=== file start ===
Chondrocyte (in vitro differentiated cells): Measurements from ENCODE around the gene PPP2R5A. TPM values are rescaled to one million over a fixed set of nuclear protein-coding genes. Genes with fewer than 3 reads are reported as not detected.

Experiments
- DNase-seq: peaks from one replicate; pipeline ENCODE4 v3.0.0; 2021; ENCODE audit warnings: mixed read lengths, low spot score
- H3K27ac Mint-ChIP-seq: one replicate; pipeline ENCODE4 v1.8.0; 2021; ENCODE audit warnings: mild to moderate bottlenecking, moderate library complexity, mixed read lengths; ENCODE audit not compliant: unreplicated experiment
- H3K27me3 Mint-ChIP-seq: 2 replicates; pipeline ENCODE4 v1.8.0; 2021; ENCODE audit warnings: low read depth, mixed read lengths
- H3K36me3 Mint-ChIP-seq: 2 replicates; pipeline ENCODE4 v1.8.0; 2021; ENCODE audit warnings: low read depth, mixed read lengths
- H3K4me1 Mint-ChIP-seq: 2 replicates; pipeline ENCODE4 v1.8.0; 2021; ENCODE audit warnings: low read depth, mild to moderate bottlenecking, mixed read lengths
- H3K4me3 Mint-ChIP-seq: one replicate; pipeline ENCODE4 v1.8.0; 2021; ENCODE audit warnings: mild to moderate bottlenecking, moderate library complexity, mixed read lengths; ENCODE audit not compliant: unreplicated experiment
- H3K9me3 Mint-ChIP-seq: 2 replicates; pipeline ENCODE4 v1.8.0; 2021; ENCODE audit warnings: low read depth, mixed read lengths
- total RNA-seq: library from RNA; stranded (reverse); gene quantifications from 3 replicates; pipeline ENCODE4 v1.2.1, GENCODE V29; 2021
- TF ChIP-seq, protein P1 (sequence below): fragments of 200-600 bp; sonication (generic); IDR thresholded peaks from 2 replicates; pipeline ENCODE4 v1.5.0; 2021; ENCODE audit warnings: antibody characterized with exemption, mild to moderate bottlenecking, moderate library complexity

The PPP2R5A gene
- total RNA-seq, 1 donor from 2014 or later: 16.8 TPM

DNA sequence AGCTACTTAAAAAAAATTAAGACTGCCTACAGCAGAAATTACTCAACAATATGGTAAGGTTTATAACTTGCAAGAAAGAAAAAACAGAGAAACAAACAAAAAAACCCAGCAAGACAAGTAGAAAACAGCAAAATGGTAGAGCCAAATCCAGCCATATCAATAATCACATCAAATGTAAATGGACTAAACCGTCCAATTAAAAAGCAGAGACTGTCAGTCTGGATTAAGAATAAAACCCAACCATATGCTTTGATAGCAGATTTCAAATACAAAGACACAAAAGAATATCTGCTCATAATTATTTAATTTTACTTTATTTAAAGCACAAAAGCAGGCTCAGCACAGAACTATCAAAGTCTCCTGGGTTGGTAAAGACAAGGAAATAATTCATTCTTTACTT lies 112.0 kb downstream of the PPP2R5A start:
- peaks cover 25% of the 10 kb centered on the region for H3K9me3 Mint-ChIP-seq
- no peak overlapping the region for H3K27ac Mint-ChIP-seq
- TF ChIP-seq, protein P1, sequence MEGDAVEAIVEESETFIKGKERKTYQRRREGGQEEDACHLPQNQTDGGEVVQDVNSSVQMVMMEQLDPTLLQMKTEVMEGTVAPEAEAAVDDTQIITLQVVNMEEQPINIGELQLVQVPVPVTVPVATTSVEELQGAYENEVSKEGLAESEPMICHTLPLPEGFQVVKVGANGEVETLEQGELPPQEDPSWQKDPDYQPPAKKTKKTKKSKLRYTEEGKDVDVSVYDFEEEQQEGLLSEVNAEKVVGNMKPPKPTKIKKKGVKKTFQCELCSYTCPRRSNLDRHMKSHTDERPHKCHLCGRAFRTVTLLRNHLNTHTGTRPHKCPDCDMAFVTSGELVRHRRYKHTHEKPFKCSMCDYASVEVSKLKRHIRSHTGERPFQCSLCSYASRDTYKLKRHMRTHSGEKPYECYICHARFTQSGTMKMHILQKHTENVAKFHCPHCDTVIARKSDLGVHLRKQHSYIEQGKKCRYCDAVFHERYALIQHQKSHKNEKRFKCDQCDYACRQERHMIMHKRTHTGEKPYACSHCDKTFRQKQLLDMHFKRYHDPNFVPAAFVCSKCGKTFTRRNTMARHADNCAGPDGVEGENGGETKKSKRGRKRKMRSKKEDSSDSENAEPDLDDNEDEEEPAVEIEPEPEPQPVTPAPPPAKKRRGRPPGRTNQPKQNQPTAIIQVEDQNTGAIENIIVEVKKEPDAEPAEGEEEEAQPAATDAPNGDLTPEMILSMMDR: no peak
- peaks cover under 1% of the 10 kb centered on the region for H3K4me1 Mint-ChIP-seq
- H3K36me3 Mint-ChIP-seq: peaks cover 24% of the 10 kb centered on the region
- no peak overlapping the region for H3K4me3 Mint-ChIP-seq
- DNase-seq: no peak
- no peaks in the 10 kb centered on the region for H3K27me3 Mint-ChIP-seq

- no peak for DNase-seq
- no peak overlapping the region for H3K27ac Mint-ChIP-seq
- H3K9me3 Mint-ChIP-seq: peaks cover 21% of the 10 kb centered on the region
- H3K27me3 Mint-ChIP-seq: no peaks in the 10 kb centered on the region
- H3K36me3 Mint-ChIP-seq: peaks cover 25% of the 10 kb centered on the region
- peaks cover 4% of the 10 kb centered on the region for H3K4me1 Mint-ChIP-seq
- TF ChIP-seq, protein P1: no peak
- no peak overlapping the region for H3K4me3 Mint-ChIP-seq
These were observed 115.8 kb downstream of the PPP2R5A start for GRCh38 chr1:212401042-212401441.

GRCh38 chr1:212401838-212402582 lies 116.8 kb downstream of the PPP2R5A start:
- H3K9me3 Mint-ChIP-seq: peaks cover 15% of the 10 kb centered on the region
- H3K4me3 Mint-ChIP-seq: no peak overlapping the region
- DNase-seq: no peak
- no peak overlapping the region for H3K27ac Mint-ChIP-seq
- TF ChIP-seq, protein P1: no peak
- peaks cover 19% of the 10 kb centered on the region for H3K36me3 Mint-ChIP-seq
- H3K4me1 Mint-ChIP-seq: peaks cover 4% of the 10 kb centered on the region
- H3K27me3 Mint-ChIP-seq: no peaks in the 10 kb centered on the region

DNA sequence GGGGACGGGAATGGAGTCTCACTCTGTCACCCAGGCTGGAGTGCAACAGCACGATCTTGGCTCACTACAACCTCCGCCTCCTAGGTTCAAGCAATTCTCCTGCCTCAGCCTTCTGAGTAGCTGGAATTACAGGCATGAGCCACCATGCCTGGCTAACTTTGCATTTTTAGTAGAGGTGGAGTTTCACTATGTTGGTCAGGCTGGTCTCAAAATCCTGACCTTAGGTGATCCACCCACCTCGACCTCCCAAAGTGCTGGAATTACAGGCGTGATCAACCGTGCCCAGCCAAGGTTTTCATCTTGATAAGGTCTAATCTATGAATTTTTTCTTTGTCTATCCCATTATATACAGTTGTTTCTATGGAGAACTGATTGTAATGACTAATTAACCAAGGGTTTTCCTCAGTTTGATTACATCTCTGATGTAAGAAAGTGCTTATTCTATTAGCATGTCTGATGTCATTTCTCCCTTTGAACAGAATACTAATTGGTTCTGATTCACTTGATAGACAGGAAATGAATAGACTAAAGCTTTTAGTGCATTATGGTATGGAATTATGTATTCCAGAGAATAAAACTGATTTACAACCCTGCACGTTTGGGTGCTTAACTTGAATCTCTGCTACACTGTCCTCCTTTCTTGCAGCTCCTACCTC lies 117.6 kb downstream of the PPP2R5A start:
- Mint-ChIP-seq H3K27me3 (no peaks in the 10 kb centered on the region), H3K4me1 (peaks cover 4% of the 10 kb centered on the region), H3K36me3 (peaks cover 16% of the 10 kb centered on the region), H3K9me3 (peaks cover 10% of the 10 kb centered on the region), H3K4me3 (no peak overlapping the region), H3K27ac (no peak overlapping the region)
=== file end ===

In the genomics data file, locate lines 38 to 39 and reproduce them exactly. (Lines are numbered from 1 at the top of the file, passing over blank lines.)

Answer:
- peaks cover 19% of the 10 kb centered on the region for H3K36me3 Mint-ChIP-seq
- H3K4me1 Mint-ChIP-seq: peaks cover 4% of the 10 kb centered on the region